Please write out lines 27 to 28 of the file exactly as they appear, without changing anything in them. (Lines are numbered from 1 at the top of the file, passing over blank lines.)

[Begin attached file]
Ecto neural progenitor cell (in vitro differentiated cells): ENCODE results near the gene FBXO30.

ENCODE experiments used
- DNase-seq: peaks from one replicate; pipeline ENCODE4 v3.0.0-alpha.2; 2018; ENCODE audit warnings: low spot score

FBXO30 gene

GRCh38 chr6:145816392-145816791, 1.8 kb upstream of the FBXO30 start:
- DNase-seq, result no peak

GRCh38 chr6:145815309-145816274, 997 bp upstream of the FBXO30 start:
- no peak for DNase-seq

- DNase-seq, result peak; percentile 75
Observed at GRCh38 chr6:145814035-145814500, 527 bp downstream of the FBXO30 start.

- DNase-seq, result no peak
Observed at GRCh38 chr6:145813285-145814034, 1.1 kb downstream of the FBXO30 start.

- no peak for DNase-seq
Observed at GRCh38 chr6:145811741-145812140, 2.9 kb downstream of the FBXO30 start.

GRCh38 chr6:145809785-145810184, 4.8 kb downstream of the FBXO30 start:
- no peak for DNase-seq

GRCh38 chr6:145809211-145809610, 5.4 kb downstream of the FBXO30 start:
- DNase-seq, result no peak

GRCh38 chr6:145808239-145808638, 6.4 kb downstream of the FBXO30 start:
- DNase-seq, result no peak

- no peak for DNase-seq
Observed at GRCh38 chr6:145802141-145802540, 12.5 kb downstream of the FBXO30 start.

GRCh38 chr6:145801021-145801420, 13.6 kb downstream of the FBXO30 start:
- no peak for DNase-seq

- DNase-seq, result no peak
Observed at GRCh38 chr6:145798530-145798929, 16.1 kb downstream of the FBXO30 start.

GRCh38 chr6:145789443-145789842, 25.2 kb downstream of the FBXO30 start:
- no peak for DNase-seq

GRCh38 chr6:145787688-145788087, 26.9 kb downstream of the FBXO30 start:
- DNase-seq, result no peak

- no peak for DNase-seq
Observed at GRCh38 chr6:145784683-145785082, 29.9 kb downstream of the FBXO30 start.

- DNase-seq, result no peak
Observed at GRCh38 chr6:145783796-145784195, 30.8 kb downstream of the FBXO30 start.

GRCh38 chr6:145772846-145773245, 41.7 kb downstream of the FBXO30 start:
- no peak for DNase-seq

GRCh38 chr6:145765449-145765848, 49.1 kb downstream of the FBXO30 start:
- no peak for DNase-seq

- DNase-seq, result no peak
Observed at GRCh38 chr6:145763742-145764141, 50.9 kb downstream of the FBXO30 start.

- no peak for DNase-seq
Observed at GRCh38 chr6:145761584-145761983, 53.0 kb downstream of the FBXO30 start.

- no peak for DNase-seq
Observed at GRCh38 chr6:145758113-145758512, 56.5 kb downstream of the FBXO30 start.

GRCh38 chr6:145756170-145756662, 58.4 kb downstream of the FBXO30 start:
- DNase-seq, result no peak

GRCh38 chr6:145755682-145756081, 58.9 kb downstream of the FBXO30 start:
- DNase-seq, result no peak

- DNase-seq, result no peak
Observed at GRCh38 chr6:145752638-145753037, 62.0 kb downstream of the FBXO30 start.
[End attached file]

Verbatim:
GRCh38 chr6:145789443-145789842, 25.2 kb downstream of the FBXO30 start:
- no peak for DNase-seq